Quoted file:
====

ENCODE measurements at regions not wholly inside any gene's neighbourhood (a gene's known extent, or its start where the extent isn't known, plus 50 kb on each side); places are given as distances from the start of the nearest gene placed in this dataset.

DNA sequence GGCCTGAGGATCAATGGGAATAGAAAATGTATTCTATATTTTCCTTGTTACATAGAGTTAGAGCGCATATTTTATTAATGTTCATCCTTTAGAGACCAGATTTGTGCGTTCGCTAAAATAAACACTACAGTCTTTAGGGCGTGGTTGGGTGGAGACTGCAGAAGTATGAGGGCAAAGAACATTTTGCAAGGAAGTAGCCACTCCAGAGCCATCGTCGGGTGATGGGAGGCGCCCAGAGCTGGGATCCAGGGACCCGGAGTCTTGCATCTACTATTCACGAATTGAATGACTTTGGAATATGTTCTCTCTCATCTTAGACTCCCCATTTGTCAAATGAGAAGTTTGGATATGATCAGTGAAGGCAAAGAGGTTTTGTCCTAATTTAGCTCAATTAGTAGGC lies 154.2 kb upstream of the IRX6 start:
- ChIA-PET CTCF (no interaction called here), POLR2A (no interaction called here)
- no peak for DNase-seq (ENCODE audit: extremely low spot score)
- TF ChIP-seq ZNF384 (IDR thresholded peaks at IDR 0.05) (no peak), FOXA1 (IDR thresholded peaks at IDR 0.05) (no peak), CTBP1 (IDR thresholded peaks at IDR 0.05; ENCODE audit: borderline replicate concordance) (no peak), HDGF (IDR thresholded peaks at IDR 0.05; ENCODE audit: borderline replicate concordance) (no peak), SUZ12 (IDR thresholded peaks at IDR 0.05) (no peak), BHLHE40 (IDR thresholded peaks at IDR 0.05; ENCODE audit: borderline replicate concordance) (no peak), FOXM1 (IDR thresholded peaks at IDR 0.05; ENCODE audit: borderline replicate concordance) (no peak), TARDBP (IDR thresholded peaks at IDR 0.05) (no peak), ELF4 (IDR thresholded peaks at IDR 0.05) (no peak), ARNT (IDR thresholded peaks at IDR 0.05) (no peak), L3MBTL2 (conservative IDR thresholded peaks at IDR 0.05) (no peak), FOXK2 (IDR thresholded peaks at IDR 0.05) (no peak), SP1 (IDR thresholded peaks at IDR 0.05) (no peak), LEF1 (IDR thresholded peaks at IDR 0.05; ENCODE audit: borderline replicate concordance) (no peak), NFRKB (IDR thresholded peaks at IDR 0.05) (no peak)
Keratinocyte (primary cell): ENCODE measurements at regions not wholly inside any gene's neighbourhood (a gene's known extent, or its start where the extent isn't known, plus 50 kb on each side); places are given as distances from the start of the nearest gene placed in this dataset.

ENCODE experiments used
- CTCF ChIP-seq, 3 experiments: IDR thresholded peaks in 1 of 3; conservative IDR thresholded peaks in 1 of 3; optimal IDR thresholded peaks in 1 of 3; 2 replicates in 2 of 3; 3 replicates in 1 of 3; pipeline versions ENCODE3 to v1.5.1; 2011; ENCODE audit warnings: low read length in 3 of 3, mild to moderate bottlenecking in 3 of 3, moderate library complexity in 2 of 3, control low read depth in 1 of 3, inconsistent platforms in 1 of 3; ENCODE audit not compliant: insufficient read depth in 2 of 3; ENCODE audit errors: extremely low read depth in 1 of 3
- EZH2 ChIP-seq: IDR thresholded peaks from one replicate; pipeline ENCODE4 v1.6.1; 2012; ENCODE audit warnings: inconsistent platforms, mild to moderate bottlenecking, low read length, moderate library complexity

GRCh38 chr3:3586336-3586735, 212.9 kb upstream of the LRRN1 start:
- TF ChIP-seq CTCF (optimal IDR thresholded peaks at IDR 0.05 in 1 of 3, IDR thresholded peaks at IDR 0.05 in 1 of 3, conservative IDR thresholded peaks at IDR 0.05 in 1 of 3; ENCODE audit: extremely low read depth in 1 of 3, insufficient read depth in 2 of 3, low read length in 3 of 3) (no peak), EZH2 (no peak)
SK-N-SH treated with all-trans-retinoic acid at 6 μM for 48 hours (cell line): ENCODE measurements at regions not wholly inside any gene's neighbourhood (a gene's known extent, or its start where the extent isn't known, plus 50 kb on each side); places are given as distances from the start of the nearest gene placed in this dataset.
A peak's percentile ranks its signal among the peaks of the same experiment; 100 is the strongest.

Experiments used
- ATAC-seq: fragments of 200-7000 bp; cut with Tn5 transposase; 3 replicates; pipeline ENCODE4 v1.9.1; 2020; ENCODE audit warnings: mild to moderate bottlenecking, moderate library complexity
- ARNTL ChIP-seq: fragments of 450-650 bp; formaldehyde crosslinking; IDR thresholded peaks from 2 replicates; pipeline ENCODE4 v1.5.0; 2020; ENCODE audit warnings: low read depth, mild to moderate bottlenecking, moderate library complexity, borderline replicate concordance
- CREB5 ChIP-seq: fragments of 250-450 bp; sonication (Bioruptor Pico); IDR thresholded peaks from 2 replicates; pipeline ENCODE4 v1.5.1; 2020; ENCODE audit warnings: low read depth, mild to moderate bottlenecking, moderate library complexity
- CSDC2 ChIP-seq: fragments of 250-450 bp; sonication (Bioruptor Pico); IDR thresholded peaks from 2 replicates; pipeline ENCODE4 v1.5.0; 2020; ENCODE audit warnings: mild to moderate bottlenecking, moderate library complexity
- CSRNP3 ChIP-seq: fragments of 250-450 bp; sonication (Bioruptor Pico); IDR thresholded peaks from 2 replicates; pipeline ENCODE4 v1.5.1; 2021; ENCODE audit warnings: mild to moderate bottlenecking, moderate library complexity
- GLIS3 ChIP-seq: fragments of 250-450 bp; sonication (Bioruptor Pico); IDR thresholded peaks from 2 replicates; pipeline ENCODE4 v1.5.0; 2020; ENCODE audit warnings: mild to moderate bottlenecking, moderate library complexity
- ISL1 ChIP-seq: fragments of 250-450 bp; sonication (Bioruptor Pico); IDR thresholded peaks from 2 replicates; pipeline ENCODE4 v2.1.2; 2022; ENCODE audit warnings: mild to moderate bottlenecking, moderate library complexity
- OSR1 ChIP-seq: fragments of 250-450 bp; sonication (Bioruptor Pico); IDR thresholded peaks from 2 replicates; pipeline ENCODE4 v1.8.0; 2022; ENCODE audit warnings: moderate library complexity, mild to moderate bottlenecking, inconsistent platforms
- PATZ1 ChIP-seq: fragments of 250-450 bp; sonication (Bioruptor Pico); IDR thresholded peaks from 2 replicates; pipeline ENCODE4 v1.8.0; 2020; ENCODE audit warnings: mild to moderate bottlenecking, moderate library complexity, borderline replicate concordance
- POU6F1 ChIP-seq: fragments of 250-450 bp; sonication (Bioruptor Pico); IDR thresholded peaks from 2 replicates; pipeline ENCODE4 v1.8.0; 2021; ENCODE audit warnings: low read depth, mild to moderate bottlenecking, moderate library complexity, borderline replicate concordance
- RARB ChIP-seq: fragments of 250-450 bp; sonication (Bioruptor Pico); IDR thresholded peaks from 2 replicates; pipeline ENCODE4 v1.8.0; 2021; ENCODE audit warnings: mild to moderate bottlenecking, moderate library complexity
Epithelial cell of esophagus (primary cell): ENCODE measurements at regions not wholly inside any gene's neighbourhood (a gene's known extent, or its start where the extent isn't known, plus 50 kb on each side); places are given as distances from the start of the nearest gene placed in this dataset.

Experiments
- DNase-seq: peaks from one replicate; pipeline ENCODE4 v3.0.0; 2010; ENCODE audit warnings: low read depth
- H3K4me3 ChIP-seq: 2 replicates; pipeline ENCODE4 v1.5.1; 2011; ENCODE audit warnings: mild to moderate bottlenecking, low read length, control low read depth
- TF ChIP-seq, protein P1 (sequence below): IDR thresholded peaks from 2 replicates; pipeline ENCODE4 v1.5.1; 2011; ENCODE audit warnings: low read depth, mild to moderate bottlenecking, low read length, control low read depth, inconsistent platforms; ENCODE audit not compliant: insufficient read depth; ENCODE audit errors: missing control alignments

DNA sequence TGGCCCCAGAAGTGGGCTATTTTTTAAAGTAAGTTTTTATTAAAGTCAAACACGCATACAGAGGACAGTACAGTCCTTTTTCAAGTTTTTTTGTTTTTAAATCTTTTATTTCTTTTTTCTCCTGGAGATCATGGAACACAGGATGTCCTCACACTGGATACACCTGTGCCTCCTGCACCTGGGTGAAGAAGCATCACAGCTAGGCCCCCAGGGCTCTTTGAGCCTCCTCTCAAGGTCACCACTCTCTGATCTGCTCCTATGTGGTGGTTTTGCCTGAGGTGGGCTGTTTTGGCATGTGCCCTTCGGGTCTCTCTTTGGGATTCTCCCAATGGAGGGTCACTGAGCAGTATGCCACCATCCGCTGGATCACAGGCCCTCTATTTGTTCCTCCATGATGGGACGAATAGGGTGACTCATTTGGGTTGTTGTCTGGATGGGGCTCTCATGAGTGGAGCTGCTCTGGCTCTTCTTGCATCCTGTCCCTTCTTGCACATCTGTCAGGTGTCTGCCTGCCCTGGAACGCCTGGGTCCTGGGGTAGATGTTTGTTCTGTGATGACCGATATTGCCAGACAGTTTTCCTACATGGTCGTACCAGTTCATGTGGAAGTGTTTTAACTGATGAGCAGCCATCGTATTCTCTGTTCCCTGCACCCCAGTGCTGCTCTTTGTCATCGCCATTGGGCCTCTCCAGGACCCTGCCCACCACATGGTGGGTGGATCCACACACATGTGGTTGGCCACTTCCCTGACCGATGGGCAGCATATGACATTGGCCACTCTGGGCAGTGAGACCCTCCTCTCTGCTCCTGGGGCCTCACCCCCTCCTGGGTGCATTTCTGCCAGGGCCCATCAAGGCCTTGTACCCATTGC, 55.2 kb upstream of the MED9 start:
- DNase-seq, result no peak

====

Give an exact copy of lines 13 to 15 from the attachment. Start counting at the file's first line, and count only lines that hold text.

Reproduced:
A peak's percentile ranks its signal among the peaks of the same experiment; 100 is the strongest.

Experiments used
- ATAC-seq: fragments of 200-7000 bp; cut with Tn5 transposase; 3 replicates; pipeline ENCODE4 v1.9.1; 2020; ENCODE audit warnings: mild to moderate bottlenecking, moderate library complexity